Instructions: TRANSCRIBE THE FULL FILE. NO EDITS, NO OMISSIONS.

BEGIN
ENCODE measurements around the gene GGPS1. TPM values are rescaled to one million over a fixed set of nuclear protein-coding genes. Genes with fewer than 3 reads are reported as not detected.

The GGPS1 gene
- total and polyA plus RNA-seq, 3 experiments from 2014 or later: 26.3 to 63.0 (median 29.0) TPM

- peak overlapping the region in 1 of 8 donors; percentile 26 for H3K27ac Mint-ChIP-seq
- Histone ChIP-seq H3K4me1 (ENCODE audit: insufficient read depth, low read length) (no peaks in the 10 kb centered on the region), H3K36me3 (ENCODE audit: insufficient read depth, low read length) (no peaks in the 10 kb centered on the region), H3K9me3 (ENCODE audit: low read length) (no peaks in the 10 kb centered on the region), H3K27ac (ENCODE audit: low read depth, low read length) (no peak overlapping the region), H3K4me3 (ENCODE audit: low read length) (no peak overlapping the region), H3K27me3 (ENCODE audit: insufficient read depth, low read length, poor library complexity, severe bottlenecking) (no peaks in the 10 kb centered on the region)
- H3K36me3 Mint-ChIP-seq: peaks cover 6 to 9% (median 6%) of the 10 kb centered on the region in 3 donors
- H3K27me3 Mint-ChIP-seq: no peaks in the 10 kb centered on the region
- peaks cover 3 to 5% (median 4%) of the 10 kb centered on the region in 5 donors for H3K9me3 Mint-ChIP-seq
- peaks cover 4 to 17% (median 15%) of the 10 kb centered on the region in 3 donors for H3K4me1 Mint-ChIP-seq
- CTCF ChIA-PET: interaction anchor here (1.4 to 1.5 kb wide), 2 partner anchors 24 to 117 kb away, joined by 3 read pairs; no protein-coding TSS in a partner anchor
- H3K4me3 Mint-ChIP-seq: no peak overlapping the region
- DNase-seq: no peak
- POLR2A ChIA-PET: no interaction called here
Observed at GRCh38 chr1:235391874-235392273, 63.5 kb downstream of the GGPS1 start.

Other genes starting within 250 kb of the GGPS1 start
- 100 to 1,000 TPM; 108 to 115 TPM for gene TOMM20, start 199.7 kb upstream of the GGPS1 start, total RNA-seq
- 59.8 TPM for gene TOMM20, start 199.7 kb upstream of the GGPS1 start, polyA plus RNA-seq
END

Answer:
ENCODE measurements around the gene GGPS1. TPM values are rescaled to one million over a fixed set of nuclear protein-coding genes. Genes with fewer than 3 reads are reported as not detected.

The GGPS1 gene
- total and polyA plus RNA-seq, 3 experiments from 2014 or later: 26.3 to 63.0 (median 29.0) TPM

- peak overlapping the region in 1 of 8 donors; percentile 26 for H3K27ac Mint-ChIP-seq
- Histone ChIP-seq H3K4me1 (ENCODE audit: insufficient read depth, low read length) (no peaks in the 10 kb centered on the region), H3K36me3 (ENCODE audit: insufficient read depth, low read length) (no peaks in the 10 kb centered on the region), H3K9me3 (ENCODE audit: low read length) (no peaks in the 10 kb centered on the region), H3K27ac (ENCODE audit: low read depth, low read length) (no peak overlapping the region), H3K4me3 (ENCODE audit: low read length) (no peak overlapping the region), H3K27me3 (ENCODE audit: insufficient read depth, low read length, poor library complexity, severe bottlenecking) (no peaks in the 10 kb centered on the region)
- H3K36me3 Mint-ChIP-seq: peaks cover 6 to 9% (median 6%) of the 10 kb centered on the region in 3 donors
- H3K27me3 Mint-ChIP-seq: no peaks in the 10 kb centered on the region
- peaks cover 3 to 5% (median 4%) of the 10 kb centered on the region in 5 donors for H3K9me3 Mint-ChIP-seq
- peaks cover 4 to 17% (median 15%) of the 10 kb centered on the region in 3 donors for H3K4me1 Mint-ChIP-seq
- CTCF ChIA-PET: interaction anchor here (1.4 to 1.5 kb wide), 2 partner anchors 24 to 117 kb away, joined by 3 read pairs; no protein-coding TSS in a partner anchor
- H3K4me3 Mint-ChIP-seq: no peak overlapping the region
- DNase-seq: no peak
- POLR2A ChIA-PET: no interaction called here
Observed at GRCh38 chr1:235391874-235392273, 63.5 kb downstream of the GGPS1 start.

Other genes starting within 250 kb of the GGPS1 start
- 100 to 1,000 TPM; 108 to 115 TPM for gene TOMM20, start 199.7 kb upstream of the GGPS1 start, total RNA-seq
- 59.8 TPM for gene TOMM20, start 199.7 kb upstream of the GGPS1 start, polyA plus RNA-seq